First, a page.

 Degrading economic growth not required to pay interest costs:
 Green Money facilitates achieving prosperity without growth;
 Inconvenience of Green Money having different regional values
overcome by inbuilt cell phone facility to execute exchanges;
 Green Money reduces the bias to hold money rather than the
means to create prosperity;
 Green money can reduce or eliminate the need for carbon taxes or
trading

References
‘How would the invisible hand handle electronic money?’ in Lynne Chester,
Michael Johnson & Peter Kriesler, eds Heterodox Economics’ Visions 2009,
available at: http://ssrn.com/abstract=1399224.
‘Options for Reforming the Financial System’, in The IUP Journal of
Governance and Public Policy, 6(3): 7-34, September 2011, available at:
http://ssrn.com/abstract=1322210.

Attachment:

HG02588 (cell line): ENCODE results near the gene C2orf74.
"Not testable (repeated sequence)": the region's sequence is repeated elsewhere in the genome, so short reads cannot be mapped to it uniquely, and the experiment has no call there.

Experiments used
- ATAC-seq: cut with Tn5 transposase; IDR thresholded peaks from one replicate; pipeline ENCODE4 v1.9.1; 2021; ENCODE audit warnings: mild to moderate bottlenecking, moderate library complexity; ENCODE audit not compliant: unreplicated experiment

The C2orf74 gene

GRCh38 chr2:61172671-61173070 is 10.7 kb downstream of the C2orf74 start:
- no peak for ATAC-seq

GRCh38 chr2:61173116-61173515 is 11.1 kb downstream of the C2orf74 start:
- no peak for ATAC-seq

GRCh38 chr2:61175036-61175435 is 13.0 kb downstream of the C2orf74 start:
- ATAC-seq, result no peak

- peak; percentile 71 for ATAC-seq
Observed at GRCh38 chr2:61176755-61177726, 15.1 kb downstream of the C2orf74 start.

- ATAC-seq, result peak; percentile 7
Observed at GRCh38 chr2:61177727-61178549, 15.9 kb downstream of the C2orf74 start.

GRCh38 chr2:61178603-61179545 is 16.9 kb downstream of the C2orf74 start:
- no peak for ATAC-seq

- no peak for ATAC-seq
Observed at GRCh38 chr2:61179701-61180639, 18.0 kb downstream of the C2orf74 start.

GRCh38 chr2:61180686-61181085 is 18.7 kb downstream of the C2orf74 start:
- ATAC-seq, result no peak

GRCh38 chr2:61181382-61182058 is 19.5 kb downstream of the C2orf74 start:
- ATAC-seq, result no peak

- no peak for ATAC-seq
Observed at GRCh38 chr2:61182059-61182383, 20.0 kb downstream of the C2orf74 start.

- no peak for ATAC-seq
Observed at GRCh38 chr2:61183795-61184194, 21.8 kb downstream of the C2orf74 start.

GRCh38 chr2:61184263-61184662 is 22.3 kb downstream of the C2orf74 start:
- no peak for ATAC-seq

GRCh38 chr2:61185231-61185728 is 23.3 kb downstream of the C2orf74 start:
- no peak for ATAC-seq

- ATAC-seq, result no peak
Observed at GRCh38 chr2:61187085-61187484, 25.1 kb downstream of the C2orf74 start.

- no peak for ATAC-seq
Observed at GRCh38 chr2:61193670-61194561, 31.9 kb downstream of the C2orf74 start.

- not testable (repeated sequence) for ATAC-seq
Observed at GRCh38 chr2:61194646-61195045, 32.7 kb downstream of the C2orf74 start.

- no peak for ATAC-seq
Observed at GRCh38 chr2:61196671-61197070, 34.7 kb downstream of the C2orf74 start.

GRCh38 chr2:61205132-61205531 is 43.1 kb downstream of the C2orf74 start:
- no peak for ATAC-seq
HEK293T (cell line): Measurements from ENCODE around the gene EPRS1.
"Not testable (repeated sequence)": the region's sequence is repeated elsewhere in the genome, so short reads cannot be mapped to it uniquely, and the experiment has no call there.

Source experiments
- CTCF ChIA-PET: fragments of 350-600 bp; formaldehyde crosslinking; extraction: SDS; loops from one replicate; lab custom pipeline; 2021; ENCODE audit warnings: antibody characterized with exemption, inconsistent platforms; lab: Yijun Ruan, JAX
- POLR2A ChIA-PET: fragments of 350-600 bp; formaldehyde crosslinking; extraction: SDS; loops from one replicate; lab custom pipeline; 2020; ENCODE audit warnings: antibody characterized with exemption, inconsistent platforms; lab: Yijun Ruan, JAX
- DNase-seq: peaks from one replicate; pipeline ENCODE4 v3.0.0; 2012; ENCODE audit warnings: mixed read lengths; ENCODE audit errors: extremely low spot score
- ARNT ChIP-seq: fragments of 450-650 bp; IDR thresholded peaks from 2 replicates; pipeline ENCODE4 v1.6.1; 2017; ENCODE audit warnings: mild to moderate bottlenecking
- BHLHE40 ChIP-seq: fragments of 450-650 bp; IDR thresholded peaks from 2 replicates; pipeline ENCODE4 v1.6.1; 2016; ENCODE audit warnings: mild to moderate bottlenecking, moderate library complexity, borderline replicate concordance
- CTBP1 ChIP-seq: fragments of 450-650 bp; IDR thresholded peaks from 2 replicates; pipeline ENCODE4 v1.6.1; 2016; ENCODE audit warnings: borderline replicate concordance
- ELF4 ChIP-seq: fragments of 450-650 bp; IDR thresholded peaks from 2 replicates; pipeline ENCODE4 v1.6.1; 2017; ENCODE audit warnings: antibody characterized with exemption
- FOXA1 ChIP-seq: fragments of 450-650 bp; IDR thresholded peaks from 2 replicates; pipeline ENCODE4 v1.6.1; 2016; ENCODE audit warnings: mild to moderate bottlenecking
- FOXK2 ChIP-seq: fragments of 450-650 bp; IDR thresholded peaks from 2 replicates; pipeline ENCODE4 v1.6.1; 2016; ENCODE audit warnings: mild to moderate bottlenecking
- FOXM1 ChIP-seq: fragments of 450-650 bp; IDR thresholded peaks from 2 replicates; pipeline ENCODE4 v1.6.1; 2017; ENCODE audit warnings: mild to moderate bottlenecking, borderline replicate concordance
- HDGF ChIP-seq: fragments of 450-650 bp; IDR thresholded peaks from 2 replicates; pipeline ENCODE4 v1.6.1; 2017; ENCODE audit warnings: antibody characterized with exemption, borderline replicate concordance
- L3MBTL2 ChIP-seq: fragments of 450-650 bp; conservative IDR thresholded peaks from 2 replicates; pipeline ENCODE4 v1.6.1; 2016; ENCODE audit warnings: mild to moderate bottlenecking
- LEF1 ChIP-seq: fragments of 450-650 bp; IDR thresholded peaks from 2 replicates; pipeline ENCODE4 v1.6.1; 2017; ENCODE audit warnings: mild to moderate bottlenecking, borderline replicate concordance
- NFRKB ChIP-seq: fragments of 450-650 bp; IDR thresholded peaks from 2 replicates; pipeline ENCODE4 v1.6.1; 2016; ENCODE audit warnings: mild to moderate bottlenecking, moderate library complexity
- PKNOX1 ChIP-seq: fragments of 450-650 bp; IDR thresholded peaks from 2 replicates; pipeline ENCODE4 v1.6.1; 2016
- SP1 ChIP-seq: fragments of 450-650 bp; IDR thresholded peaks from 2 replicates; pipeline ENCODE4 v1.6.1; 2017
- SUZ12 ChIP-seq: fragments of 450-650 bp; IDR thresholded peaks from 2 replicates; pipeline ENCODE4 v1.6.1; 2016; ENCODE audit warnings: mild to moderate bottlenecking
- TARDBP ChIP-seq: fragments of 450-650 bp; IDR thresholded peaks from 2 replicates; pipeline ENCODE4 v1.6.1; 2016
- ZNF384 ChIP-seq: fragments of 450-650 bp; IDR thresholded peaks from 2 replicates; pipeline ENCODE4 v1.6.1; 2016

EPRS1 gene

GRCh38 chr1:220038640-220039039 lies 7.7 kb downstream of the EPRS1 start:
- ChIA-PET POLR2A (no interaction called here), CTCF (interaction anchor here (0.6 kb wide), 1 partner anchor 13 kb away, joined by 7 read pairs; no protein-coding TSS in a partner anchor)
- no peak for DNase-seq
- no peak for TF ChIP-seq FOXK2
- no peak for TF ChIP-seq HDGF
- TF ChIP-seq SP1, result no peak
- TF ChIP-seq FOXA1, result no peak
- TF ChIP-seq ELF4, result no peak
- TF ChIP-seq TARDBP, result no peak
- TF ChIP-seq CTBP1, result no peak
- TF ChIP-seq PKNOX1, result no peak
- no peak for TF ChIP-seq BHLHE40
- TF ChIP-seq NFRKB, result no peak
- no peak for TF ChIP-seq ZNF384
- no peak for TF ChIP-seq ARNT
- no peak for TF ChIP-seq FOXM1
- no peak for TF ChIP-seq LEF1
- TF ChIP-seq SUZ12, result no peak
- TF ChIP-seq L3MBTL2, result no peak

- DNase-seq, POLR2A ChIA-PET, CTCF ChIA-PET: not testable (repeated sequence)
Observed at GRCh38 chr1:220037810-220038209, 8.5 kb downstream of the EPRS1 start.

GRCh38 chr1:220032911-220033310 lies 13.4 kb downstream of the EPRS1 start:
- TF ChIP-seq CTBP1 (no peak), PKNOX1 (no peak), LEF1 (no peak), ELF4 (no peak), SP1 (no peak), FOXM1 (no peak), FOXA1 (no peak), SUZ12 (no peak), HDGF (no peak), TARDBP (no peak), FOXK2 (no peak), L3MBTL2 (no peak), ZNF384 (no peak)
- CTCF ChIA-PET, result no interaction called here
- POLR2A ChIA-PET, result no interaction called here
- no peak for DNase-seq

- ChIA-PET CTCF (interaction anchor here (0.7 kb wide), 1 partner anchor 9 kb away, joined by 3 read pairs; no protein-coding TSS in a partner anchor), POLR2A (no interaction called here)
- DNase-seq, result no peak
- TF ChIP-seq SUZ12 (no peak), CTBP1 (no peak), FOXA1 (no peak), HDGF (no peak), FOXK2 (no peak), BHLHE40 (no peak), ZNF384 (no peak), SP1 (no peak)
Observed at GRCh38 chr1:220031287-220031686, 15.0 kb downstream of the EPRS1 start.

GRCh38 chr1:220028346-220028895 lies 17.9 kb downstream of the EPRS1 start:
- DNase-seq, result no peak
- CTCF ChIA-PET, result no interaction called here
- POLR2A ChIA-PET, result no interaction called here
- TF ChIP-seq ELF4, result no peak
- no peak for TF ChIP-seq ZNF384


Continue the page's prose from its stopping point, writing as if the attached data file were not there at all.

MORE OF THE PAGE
‘How might cell phone money change the financial system?’ The Capco
Institute Journal of Financial Transformation, 30:33-42, November 2010,
http://papers.ssrn.com/abstract_id=1602323.
‘Money, Renewable Energy and Climate Change’, Financiële
Studievereniging Rotterdam, (FSR Forum), 12:2, pp.14–17, 19-22, 24, 25, 28-29,
February, 2010, Erasmus University, Rotterdam:
http://ssrn.com/abstract=1304083.
References
‘Mysteries of a failed financial system and how failure can be avoided’, April
19, 2009, Ethical Markets, posted at: http://www.ethicalmarkets.com/wpcontent/uploads/2009/04/mysteries-of-the-financial-system.pdf,
‘Green Money: Why we need it? How to get it?’ posted at:
http://ssrn.com/abstract=2103899.
Introduction to Green Money Working Group http://www.gtne.org/?q=node/337
Green Money Working Group http://www.gmwg.org
‘Transforming finance from the bottom up’. Online conversation with coproducers of the Better World Forum, GMT 23:00, April 22, 2012. Archived at:
http://ds1.downloadtech.net/cn1086/audio/14215157971873-001.mp3.